Electronic – 0-10V Digital Rheostat for LED Dimmer


I have an LED light with a power supply that follows the ISO 60929 0-10V standard for dimming. The manufacturer says "the power supply is current sourcing, and is roughly 0.5mA."

The following diagram is representative of this circuit. The power supply (dimmable driver) is on the left, and the dimmer I would like to build (the controller) is on the right.

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There are many analogue controller options available for a dimmer, but I would like to create a digital dimmer using an ESP32 and I²C.

This is where I'm running into a problem. I've found a number of I²C controllable rheostats at DigiKey and elsewhere, but almost without fail their datasheets say the maximum allowable voltage across the rheostat pins is very close to the Vdd that supplies the rheostat IC. Since I'm looking at a Vdd of 3.3V, the maximum allowable voltage is around 3-3.6V, which is completely outside the 0-10V range I need to control.

I found another IC with two supply rails that looks like it might work, the MCP45HV31-104E but as far as similar devices in its product category there are very few, which makes me wonder if I'm approaching this problem from entirely the wrong way (I have a lot of software experience but very little electronics experience unfortunately).

So my question is am I looking at this the wrong way? i.e. is there a different way to hook up a "standard" digital rheostat (one with a voltage range near 3.3V Vdd) such that I can get the full 0-10V range out of it?

Or do I need something like the MCP45HV31-104E to implement a dimmer?

Best Answer

Many of the LED power supplies such as those by Mean Well, etc., offer three modes of control: output constant current level can be adjusted through the control input by connecting a resistance or 0 ~ 10Vdc or 10V PWM signal between DIM+ and DIM-.

To do this the controller input is probably something similar to the circuit below.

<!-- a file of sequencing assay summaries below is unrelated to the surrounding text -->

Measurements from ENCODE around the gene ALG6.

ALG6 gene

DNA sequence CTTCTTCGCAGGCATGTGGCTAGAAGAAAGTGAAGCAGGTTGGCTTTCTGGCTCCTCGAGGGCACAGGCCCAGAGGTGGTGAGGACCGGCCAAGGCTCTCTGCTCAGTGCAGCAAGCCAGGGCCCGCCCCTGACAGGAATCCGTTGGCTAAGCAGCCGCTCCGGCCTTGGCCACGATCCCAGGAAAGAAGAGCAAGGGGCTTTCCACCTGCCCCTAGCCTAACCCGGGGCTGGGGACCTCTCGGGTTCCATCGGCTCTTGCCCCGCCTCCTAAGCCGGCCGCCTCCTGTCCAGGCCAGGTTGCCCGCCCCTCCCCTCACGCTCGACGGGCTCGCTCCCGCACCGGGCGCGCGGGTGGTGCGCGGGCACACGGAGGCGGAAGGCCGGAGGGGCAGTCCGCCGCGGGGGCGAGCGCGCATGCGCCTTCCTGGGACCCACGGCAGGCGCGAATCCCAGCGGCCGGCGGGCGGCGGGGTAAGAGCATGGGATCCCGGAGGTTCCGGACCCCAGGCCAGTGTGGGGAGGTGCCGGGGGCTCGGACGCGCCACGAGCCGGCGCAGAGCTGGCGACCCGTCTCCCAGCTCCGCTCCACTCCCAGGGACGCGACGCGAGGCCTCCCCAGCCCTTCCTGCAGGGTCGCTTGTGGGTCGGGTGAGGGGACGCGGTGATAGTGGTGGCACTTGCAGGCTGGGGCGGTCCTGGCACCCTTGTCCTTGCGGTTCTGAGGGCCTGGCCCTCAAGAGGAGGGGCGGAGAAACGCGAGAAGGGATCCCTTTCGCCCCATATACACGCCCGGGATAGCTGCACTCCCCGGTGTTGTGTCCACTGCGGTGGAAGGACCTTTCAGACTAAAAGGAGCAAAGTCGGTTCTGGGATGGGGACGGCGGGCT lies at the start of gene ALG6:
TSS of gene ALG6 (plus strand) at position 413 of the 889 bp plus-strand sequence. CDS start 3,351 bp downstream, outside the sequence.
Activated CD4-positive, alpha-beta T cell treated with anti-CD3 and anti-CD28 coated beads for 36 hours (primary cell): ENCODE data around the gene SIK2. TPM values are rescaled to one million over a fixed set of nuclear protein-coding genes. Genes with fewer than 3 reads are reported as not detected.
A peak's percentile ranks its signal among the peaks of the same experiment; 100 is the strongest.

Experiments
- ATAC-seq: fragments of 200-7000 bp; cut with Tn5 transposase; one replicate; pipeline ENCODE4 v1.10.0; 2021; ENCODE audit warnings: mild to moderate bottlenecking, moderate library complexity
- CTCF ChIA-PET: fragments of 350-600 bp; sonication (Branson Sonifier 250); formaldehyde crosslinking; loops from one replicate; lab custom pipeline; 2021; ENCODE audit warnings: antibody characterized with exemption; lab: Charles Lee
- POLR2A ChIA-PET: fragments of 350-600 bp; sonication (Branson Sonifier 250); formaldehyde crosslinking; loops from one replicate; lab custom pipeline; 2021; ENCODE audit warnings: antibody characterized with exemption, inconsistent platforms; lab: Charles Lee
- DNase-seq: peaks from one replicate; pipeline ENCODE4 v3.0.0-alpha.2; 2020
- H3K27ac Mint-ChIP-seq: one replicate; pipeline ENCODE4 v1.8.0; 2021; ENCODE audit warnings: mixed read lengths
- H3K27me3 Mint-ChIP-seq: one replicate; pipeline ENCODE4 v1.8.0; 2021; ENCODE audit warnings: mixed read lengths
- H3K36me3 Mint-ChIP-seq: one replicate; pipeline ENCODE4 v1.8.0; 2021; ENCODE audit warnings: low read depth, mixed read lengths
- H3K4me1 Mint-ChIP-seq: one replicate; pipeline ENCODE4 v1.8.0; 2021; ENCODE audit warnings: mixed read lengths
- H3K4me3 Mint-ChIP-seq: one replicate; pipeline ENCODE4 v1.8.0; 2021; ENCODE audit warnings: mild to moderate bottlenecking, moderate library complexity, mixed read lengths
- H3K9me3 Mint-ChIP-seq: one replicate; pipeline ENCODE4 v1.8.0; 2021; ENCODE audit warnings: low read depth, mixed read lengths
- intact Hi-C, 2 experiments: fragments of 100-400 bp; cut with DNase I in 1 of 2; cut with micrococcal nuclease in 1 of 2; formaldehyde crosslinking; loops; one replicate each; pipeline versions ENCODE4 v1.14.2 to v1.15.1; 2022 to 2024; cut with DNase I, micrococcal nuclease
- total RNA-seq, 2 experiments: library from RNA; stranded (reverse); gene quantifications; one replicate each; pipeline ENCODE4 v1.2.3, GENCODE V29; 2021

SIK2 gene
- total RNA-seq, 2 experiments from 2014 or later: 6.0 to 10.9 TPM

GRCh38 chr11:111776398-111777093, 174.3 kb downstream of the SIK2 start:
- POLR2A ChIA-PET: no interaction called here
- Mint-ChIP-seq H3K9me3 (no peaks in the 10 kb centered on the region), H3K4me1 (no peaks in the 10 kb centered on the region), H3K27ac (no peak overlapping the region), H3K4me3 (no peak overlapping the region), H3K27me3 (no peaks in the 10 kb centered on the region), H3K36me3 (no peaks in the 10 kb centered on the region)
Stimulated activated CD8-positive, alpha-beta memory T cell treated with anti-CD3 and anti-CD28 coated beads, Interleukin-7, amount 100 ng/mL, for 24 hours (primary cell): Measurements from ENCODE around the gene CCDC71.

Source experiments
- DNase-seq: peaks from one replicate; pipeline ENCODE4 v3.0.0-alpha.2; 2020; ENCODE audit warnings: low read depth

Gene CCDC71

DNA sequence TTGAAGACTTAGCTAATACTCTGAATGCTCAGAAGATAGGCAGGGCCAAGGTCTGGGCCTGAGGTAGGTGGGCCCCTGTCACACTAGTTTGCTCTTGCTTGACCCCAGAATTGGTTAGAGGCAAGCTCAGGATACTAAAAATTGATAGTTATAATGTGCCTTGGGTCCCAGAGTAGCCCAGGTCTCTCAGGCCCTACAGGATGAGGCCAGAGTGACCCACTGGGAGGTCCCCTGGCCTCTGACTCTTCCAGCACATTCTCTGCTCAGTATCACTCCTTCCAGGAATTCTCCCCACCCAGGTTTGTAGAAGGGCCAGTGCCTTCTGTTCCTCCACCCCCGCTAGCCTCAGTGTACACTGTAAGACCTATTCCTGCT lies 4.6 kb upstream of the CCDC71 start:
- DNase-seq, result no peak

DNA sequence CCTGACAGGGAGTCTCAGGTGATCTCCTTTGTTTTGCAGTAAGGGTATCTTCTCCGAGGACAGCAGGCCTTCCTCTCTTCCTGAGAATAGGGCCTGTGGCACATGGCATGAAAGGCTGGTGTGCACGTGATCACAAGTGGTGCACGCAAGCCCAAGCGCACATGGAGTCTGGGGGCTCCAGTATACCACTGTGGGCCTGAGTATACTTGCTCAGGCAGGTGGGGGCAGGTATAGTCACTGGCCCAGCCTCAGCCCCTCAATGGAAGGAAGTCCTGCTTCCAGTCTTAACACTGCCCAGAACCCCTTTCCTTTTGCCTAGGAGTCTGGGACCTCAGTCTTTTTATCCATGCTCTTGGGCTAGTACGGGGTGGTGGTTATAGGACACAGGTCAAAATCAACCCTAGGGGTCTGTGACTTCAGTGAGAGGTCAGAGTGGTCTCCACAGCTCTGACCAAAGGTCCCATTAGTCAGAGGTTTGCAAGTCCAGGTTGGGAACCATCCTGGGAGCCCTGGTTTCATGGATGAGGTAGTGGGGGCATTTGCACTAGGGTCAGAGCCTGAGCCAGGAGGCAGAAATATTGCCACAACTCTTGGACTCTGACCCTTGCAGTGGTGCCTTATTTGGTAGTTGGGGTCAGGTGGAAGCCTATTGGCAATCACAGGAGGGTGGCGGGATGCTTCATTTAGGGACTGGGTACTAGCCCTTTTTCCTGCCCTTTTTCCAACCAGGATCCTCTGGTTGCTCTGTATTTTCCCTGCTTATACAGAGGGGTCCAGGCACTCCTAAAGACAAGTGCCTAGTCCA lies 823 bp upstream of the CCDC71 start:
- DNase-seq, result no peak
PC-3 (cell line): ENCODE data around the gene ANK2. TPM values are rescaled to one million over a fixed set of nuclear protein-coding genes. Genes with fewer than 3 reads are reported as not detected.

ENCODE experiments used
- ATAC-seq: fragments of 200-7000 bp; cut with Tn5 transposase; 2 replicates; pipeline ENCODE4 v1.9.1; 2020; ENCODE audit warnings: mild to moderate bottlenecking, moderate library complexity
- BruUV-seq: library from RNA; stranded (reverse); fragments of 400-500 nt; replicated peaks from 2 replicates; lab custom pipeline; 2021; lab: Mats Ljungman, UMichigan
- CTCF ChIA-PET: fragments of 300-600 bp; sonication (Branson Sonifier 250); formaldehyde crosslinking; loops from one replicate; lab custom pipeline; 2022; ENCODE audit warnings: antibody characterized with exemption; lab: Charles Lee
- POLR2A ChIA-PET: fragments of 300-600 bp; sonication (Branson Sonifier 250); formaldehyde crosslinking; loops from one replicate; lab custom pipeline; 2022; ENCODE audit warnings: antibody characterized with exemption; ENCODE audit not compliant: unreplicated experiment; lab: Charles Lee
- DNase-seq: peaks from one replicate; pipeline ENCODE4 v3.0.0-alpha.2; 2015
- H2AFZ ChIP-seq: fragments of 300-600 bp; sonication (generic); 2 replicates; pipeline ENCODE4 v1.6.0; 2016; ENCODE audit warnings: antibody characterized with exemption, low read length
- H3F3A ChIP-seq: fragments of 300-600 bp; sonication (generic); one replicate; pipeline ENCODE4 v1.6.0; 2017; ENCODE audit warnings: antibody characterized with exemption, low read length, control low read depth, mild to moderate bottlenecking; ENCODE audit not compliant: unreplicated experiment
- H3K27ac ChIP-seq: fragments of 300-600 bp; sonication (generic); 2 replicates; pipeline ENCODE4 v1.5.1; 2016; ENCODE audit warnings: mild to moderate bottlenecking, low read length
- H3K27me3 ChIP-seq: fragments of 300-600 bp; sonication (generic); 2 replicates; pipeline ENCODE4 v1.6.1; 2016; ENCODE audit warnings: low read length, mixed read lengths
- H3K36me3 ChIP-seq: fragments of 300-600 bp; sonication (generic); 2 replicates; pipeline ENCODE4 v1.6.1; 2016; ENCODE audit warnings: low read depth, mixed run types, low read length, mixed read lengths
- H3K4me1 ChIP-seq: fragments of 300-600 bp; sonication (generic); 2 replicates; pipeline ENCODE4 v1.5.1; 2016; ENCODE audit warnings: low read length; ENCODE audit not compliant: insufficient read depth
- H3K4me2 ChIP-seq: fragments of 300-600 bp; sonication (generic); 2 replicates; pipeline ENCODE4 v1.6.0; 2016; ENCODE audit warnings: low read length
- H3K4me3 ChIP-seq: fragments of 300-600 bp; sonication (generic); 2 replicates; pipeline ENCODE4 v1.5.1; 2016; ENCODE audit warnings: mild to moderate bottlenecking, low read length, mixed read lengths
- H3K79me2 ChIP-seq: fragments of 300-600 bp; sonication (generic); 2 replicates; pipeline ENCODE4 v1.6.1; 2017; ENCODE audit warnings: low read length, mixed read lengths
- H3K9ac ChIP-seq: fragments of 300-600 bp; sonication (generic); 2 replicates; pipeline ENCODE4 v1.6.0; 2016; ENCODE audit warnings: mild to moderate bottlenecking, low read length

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Figure 1. PWM controller input.

  1. For DC voltage control we just apply the voltage, it gets to the controller with a slight lag depending on the R3/C1 delay and output power is set.
  2. For PWM a pulse train would be used as shown in Figure 2. This time R3 and C1 filter the PWM to obtain the average DC value. Output power is set as before.

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Figure 2. PWM signal transitioning from high pulse width (75%) to low (25%) and back again. Note amplitude remains constant.

  1. If the PSU is able to sense a resistance connected to the input then it must be supplying a current to the input terminals as shown by the constant current source. On the units I am familiar with 100 kΩ gives full brightness so that means the voltage drop across the 100 kΩ is 10 V and I = V/R = 10/100k = 0.1 mA. This theory is supported by the fact that if you use one pot to control multiple fittings that the required pot value is 100/n where n is the number of lamps. This makes sense as each PSU will drive 0.1 mA into the pot. So for five lamps in parallel on the one pot R = V/I = 10/0.5m = 2 kΩ. (Your system is using a 0.5 mA source so adjust R values accordingly.)
  2. Finally, if nothing is connected the 0.1 mA will charge C1 to 10 V and give 100% brightness.

It’s simple and flexible.

I suggest that you do a quick test to see if option 2 above works on your lamps.


simulate this circuit – Schematic created using CircuitLab

Figure 3. Interface between micro-controller and dimmer control.

See if you can generate a variable duty cycle dimmer signal with your micro. You can't do any harm as the transistor can only short the 0.5 mA current source to ground as though your pot was turned to minimum.